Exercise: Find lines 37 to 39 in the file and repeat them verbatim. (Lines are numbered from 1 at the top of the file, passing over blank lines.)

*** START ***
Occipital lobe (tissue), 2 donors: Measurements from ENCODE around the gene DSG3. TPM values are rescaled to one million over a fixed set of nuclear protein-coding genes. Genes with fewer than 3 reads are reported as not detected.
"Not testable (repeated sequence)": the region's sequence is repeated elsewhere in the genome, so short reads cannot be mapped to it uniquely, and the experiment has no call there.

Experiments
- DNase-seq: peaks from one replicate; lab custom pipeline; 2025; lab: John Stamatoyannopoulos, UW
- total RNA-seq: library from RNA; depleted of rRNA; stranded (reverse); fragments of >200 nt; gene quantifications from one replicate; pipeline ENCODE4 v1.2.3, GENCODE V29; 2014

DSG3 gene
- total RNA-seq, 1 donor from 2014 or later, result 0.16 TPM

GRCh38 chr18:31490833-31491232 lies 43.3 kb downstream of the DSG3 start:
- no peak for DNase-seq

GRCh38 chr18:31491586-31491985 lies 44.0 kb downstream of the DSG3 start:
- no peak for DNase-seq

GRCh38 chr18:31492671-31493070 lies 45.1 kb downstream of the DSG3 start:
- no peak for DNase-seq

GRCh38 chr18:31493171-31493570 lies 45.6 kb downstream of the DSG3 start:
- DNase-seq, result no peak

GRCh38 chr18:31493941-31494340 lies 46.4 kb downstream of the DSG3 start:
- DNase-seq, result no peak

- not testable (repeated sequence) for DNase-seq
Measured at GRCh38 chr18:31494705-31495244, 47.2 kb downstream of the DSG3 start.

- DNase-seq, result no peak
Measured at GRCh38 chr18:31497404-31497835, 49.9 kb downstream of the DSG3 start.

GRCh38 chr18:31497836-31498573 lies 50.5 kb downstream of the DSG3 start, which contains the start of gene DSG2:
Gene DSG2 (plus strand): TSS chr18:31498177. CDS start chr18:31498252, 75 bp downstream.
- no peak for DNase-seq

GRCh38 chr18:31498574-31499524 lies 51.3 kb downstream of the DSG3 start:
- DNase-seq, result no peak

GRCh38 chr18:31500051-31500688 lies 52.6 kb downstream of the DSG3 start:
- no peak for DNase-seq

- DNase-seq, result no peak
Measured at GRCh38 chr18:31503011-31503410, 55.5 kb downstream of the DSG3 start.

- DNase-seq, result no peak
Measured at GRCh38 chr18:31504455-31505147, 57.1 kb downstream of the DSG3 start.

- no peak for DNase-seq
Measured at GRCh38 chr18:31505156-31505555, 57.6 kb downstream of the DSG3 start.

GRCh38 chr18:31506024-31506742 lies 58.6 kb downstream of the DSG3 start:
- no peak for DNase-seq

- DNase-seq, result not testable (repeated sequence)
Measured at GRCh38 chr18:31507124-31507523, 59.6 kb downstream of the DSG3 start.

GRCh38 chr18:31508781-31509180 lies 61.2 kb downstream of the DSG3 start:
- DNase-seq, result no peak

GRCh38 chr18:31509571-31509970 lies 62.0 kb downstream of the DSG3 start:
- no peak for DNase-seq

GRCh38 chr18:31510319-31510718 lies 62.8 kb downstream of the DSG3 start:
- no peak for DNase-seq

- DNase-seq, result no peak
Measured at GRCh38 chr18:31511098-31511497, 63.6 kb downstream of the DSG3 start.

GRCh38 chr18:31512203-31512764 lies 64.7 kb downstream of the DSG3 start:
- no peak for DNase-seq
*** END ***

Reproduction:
- DNase-seq, result not testable (repeated sequence)
Measured at GRCh38 chr18:31507124-31507523, 59.6 kb downstream of the DSG3 start.

GRCh38 chr18:31508781-31509180 lies 61.2 kb downstream of the DSG3 start: